Sometimes I work at an urgent care facility on Friday nights, and it never fails. A minimum of three of the ten or so patients I see from five until nine will be women with bladder infections. The story is the same. It’s starting to burn when they pee, they’ve had this before, and there’s no way they’re going to suffer until Monday to see their regular doctor. Oh, and if they’re peeing blood, they’re scared to death. Who wouldn’t be?
It’s usually a pretty easy diagnosis. Yes, the burning can be awful, the blood really scary, but ninety-nine times out of a hundred (I never say a hundred percent) it’s a simple bladder infection–cystitis.
This being National Women’s Health Week, I wanted to write about a couple of problems I see women more than men for. Problems that might even be more common in emergency situations. Because of the stress and no time for hygiene or proper toilet facilities, yeast and bladder infections come to mind. I’ve already posted on yeast infections, so I thought I might tell you how I’d diagnose and handle cystitis in an office in hopes that you could glean tips of your own for when it’s impossible for you to make it in.
So here’s what I do if I suspect cystitis:
First, I get a urine specimen to look for white blood cells. Many times it’s cloudy, often smelly, sometimes bloody.
More complicated: If the infections are recurrent (more than one per year) I may do a culture and sensitivity of the urine to make sure we’re not dealing with some antibiotic-resistant bacteria.
I ask you about fever or abdominal pain. Back and mild lower-abdominal pain is common with cystitis.
More complicated: Fever or side pain makes me think pyelonephritis. That means the infection has gotten into a kidney and the bloodstream. It makes you way sicker and sometimes requires hospitalization to get intravenous antibiotics. At best, you’re going to have to rest for several days and take antibiotics for ten days.
I ask about vaginal irritation or discharge. If you have that, I’ll do a pelvic exam since a vaginal infection can be the cause of burning on urination.
I examine you and press on your abdomen. You’ll usually hate this because it makes you feel like you need to urinate. Again, mild lower-abdominal tenderness is common.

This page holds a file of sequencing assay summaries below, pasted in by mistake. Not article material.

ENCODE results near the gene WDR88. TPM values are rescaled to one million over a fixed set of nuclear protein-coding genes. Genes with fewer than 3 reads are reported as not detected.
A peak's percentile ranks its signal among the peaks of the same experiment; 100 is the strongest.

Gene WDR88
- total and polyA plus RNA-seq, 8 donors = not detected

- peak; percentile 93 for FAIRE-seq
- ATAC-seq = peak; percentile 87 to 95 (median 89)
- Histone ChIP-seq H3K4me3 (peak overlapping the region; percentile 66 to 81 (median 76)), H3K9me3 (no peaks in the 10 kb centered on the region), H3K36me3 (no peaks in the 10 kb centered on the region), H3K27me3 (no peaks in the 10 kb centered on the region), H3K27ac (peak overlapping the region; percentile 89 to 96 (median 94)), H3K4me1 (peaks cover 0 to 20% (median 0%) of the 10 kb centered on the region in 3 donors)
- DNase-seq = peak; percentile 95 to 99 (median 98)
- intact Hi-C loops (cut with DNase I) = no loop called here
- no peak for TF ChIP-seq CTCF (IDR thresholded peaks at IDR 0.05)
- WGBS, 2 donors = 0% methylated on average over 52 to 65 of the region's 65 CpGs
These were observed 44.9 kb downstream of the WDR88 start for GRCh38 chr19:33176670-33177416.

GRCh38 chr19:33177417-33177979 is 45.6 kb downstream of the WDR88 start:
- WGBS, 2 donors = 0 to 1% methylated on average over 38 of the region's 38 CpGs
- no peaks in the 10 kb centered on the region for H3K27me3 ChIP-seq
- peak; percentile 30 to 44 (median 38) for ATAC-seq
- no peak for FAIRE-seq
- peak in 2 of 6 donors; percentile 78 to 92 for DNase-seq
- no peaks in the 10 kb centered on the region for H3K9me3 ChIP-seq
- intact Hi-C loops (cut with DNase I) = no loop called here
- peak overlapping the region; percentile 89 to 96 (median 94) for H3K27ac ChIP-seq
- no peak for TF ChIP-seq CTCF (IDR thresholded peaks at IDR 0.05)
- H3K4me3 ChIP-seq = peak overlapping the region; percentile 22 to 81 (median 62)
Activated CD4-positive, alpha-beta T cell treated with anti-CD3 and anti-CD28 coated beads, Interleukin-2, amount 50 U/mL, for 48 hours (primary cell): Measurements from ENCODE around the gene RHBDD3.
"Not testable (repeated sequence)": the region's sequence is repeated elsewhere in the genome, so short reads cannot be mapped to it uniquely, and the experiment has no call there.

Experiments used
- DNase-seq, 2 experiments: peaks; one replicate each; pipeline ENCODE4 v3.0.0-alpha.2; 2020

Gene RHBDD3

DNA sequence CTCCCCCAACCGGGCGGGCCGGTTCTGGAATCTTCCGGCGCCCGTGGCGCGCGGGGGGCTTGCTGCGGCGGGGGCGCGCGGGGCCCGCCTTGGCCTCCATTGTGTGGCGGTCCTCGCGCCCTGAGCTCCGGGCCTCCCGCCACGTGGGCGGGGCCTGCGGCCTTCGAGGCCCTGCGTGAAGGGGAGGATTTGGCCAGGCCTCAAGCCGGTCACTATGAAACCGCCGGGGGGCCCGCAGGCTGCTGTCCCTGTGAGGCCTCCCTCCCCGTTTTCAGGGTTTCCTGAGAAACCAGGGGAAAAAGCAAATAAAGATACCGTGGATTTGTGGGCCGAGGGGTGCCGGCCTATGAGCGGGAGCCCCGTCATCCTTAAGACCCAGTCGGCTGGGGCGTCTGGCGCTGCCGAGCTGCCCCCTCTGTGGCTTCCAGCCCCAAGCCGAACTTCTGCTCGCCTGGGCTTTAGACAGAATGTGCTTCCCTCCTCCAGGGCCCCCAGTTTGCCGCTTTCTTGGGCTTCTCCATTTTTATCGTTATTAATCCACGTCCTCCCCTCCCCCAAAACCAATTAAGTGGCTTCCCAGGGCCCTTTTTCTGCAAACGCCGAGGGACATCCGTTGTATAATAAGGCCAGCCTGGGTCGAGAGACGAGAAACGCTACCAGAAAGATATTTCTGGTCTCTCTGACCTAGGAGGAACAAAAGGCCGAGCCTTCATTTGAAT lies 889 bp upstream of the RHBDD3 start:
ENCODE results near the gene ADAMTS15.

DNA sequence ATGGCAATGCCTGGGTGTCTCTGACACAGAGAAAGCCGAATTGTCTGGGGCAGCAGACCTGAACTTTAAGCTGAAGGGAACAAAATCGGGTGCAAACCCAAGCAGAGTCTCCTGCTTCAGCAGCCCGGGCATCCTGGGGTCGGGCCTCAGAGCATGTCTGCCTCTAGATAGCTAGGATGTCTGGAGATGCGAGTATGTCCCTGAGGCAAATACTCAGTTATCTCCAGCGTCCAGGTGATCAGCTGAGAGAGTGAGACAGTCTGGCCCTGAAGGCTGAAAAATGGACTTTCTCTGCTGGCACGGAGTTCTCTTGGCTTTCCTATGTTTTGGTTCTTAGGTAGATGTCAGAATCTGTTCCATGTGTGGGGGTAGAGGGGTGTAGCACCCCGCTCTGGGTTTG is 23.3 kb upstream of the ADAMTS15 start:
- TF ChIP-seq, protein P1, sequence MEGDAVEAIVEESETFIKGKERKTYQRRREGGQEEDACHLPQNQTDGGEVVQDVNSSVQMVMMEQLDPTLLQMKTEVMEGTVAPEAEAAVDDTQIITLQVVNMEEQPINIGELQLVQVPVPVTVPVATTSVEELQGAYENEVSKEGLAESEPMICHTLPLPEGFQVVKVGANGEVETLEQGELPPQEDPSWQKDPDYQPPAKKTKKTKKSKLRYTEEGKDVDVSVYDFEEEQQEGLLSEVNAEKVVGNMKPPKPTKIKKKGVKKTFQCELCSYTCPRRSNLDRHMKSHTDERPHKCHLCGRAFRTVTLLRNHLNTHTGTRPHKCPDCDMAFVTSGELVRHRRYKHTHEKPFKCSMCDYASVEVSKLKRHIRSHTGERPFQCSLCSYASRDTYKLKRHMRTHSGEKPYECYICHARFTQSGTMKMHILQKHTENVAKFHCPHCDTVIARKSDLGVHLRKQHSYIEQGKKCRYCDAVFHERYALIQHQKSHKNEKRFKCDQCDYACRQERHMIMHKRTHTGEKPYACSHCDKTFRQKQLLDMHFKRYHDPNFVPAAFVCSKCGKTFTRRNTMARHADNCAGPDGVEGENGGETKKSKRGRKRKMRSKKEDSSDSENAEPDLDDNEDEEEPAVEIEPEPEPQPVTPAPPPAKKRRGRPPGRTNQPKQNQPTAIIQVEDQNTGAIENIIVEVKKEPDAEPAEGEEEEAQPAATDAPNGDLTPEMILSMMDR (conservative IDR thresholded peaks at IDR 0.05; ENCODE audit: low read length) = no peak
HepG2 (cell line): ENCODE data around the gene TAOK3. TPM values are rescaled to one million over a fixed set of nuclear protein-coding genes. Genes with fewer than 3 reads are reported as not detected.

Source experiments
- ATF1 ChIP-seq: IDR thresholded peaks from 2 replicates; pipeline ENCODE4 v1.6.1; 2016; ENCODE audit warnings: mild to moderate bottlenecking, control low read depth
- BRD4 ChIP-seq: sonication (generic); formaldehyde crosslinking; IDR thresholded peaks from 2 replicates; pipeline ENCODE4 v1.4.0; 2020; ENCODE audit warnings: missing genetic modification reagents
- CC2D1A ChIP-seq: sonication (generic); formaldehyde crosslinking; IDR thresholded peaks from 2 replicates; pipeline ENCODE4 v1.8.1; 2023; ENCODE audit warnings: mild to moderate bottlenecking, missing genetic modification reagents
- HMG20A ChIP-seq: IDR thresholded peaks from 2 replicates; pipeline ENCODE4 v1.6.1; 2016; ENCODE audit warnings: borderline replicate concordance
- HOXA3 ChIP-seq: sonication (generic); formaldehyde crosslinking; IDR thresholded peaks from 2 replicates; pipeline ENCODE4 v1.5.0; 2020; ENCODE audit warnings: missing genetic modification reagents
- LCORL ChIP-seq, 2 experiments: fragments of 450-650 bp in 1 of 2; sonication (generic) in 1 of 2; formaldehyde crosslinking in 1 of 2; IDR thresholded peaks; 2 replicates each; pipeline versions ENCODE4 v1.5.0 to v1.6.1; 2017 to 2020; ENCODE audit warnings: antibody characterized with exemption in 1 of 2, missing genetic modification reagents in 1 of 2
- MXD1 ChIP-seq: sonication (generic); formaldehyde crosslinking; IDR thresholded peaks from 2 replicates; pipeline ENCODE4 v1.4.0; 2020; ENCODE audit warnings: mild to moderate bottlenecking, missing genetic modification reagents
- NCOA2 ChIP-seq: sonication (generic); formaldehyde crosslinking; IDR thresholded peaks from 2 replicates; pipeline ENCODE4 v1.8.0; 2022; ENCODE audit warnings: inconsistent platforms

More complicated: Quite a bit of tenderness in one side or the other makes me think pyelo.
Time to Medicate
If I think it’s cystitis, I prescribe antibiotics (ciprofloxin, sulfa, nitrofurantoin, or amoxicillin) for three to seven days. If there’s a chance you’re pregnant, it’s amoxicillin or cephalexin. I tell you the common side effects.
- Don’t take ciprofloxin with milk or calcium products. It doesn’t absorb as well. It can weaken your tendons slightly, so don’t go all jock while taking it.
- Sulfa makes you more sensitive to sunlight, so use extra protection if you’re going to be out.
- Don’t take amoxicillin if you’re allergic to penicillin.
You can read the insert for more.
If you’re having a lot of burning, phenazopyridine (Azo Standard) helps numb the bladder. It does nothing to cure the infection, but it helps you get by until the antibiotics kick in. If the over-the-counter’s not helping, I prescribe the prescription strength.
After the Cystitis Diagnosis
I tell you if the pain increases or you develop fever, come back right away. Either way, get another urine check in about two weeks to make sure the infection is cleared. If the blood cells aren’t gone you could have another problem. Kidney stones and bladder cancer (rare) come to mind.
Next, I go into tips that facilitate treatment and hopefully keep you from getting another cystitis.
- Drink plenty of water and juices—a couple of quarts a day–unless your doctor has told you to limit your fluids. This flushes your kidneys.
- Avoid caffeine. A couple of cups of coffee a day is okay, but a lot can irritate your bladder.
- Try cranberry juice or berries. They seem to help some people. Not so much with others. The theory is they keep bacteria from adhering to the bladder wall.
- Urinate when you need to. Don’t hold it. Bacteria grow in stagnant urine.
- Urinate immediately after sexual intercourse. This flushes out the bacteria that may have entered your urethra (bladder opening).
- Wear loose, breathable clothing and cotton underwear.
- No strong soaps, bubble baths, douches, or scented sprays.
- No scented feminine protection. The pads may cause fewer problems than the tampons.
- After bowel movements, wipe front to back.
Common Questions You May Ask
What would have happened if you hadn’t come in? If you were in good health, you’d have probably suffered for a few days, your body would have fought off the infection, and the cystitis would have gone away. On the other hand, it could also have migrated into your kidney, and then you would have developed the much more serious pyelonephritis. Don’t take that risk.
What’s the difference between a urinary-tract infection and a bladder infection? In my thinking, a urinary tract infection (UTI) is a general term for any infection along the bladder or kidneys. The more specific term “cystitis,” or bladder infection, is a UTI of the bladder. Pyelonephritis is a UTI of the kidney. Kidney infection? It could mean UTI or pyelo, depending on who you’re talking to.
Why don’t men get more bladder infections? Anatomy. A man’s urethra, which connects the bladder with the outside world, is longer. In fact, as often as not in men, burning on urination is something else, like a prostate infection or an STD. If it’s a true cystitis, there may be an underlying problem such a kidney stones (infections like to start on stones) or a large prostate causing urine retention in the bladder.
So, what if you can’t get antibiotics? Go with the other things I’ve mentioned, and hope you don’t get signs of pyelo. If you do, it becomes essential to get medical help any way you can.
Please add any cystitis treatments, preventions, or experiences of your own.